12 January 2020 — No Time To Play

You know, there's a reason why I'm not afraid to set projects aside: they give me something to pick up later, which is a lot easier than starting from scratch all the time. This time it's a new roguelike made with the EightWay Engine, in which I'm trying out new ways to use ASCII art. In 2.5D, no less.

Screenshot from a 3D game depicting a ruined maze-like building surrounded by trees, rendered abstractly with ASCII characters.

I can only show you a screenshot for now because I stopped to write a level generation how-to. Like the game, it was intended for the PROCJAM last November, and things didn't work out. So I'm making both of them in a new year and decade instead.

Well, the game might take a little longer, as I explore new territory in graphics, level design and gameplay at the same time. Famous last words, you might say, but it's very much in line with the original goals for No Time To Play, that I allowed myself to forget for a while, then struggled to remember.

Anyway, as for news, this week we have a book on the Doom modding community and some thoughts on AI Dungeon 2. Details below the cut.


Tags: roguelikes, classics, shooter, history, game-design

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Weekly Links #301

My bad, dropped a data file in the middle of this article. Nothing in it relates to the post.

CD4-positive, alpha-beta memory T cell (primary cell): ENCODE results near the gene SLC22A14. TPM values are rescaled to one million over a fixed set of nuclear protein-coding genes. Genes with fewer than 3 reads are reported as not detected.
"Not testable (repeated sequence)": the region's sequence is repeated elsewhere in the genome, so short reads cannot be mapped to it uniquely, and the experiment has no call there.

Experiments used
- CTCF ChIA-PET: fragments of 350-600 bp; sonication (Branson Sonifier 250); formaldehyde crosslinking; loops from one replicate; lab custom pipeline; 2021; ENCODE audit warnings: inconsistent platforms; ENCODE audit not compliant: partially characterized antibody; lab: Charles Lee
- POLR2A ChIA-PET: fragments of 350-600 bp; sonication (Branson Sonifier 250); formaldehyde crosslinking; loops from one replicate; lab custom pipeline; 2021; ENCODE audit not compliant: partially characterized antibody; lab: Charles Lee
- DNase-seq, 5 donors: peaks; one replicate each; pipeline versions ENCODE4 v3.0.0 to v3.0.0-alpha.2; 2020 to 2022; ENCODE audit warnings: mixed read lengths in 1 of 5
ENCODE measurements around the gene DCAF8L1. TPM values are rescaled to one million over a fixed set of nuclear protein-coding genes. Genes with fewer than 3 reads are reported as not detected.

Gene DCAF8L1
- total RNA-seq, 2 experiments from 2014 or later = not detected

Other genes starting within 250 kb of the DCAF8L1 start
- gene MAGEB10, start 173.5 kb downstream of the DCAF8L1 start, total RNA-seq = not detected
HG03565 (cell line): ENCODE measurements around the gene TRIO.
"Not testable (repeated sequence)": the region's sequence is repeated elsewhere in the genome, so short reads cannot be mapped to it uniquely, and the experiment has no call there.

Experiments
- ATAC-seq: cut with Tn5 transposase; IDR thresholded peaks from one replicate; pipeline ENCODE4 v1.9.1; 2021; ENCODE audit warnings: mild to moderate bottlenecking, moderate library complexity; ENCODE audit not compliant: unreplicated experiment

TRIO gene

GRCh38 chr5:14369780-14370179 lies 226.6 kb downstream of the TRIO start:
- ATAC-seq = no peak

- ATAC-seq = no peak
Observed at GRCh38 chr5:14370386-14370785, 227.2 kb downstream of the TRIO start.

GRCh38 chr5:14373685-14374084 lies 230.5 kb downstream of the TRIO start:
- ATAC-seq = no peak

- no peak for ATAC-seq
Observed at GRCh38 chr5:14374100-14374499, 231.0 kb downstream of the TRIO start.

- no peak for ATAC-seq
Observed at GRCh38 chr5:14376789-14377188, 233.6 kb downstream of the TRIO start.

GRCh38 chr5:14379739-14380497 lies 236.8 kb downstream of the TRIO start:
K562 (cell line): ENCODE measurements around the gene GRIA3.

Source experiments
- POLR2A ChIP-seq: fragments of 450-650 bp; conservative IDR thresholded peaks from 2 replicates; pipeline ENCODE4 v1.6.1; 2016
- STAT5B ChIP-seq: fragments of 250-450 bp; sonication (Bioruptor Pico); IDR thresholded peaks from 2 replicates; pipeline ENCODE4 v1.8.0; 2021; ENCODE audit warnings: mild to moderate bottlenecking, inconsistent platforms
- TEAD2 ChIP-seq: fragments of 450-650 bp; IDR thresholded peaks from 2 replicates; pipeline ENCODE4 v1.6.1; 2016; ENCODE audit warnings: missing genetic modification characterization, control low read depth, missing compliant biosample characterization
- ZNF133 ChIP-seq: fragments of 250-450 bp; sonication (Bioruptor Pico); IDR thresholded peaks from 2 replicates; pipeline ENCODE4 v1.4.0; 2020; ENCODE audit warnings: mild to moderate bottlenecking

05 January 2020 — No Time To Play

Happy New Year, everyone, and welcome to 2020. I took some time over the holidays to release a small text adventure called Kitty and the Sea (IFDB link); you can read more details over there, since it's technically not a No Time To Play project, but I did use it as the prompt for an article about the link between walking simulators and interactive fiction.

Minimal, abstract art depicting a cat's paw print overimposed on a seascape: seagulls gliding over the water, under a warm sun.

On a related note, my previous newsletter was unusually popular for some reason, and that factors into my plans for the months ahead. Details below the cut, along with a couple of classic game retrospectives to give 2020 a good start.


Tags: interactive-fiction, strategy, classics, graphics, programming

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Weekly Links #300: interactive fiction edition

15 December 2019 — No Time To Play

Hello, everyone! The week had just started when Leaf Corcoran gave a heads-up that Chooseco was sending takedown notices to Itch.io over games labeling themselves as Choose Your Own Adventure. (The Verge has details.) Which, as Robin Johnson promtly pointed out, is incredibly hypocritical: but for hobbyists reviving the genre since ten years ago and change, they wouldn't have a business anymore, let alone a brand to defend.

"Intellectual property" in all its forms is an absurd notion to begin with. That trademarks live forever is Kafka-esque. To attack the very people who give you any brand recognition at all should be suicidal. It's time we start making it so.

Then again, earlier this autumn the Interactive Fiction Technology Foundation trademarked the name Twine, more than ten years after the tool was created. And their first warning was also to fans, as opposed to any commercial interests you might argue they are defending against. Funny move from an organization supposedly founded to preserve and advance, you know, a cultural heritage.